LA's 1,000-Foot High Skyslide Isn't Going Too Well

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Last month, Los Angeles unveiled the Skyslide, a 1,000-foot high, clear glass slide attached to LA’s Bank Tower. At a whopping 70 stories above the city’s downtown, the ride sounds like a total thrill—and also a total deathtrap.

However, complaints about the dangers of the Skyslide have so far had nothing at all to do with its enormous height.

Instead, a recent lawsuit filed by a 57-year-old New York woman claims the slide doesn’t give its riders enough time to properly slow down or stop before reaching its end. The woman, Gayle Yashar, and her husband are suing the Skyslide for damages after a rocky landing caused Yashar to break her ankle while exiting the slide.

Ironically, it seems the risk of injury at the ride’s end is the only thing visitors are finding frightening. Despite the fact that Skyslide’s website claims the slide “boasts a thrill experience unlike any other,” most patrons seem to find the overall experience to be a bit underwhelming.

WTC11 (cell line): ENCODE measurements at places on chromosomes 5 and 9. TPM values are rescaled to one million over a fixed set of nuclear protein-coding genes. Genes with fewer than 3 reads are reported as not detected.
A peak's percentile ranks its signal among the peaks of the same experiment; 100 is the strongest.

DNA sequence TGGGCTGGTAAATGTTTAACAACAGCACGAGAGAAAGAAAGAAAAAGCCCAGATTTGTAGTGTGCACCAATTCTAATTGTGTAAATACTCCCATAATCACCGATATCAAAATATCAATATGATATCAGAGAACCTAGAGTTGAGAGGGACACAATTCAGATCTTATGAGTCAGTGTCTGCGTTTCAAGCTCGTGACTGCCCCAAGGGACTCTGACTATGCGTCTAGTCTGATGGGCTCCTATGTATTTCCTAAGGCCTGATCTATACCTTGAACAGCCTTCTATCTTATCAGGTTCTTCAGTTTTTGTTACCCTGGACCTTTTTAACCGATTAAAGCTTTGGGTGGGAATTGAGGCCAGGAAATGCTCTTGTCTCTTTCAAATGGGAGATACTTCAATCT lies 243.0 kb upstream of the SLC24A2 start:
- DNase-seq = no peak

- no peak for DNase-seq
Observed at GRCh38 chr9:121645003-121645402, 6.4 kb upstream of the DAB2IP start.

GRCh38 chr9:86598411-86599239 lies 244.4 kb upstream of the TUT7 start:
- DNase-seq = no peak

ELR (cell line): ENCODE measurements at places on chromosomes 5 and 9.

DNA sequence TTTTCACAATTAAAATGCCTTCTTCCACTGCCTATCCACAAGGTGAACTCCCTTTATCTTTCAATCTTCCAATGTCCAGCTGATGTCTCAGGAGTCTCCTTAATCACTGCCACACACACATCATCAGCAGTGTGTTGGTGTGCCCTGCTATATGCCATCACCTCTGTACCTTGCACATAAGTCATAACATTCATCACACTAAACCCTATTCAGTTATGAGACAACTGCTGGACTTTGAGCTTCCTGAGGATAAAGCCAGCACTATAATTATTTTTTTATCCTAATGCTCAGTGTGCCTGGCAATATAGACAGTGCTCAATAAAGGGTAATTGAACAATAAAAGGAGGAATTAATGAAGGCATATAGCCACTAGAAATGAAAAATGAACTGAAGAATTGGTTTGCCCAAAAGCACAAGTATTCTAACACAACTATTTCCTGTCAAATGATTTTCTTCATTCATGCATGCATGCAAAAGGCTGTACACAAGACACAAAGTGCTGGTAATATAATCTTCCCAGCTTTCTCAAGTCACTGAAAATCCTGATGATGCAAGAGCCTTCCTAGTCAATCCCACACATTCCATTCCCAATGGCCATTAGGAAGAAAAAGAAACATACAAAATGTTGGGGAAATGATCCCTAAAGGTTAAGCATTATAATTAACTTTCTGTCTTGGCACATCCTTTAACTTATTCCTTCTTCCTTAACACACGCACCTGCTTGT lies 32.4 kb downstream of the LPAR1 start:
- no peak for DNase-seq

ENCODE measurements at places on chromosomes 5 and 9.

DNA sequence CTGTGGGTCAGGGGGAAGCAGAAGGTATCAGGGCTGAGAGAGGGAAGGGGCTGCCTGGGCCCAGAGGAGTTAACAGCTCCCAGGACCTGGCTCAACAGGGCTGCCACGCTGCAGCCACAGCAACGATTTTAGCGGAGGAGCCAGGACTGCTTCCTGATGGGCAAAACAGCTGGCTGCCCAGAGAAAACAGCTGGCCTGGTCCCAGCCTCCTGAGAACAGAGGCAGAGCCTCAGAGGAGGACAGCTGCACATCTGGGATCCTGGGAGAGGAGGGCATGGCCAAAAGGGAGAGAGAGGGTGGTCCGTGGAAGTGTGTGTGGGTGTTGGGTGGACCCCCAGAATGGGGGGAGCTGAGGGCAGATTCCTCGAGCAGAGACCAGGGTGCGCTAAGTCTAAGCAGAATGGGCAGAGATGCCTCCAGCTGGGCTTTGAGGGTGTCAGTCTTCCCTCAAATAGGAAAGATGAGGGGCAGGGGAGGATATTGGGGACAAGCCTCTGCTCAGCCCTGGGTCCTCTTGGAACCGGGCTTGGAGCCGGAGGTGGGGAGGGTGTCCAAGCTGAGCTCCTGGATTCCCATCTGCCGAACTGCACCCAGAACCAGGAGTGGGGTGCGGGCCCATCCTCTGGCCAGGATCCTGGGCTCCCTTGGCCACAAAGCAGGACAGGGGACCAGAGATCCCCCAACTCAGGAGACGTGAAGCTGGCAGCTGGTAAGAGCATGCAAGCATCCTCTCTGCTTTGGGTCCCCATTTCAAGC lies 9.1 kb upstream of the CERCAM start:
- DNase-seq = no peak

The slide itself is pretty small—only 45 feet long and 4 feet wide—making for a relatively short and casually-paced ride. Additionally, admission costs $33, a little more than half as much as it costs to spend experience an entire day of excitement at LA’s Six Flgas Magic Mountain amusement park.

That being said, mixed reviews may be irrelevant, as the ride is only a small part of the much larger OUE Skyspace development at the Bank Tower. In addition to the slide, the sky-high development includes dining options, shopping, gardens and a 360-degree observation deck.

Overall, the Skyspace seems to be receiving positive reception, and even the Skyslide itself has generated a large degree of media coverage.

It remains to be seen what will happen in the meantime if complaints and injuries continue to mount. In the meantime, be sure to keep your legs tucked in while you ride that burlap sack down a 1,000-foot-high tube—and maybe try not to look down either.

Dillon Thompson is a travel intern with Paste and a student at the University of Georgia.

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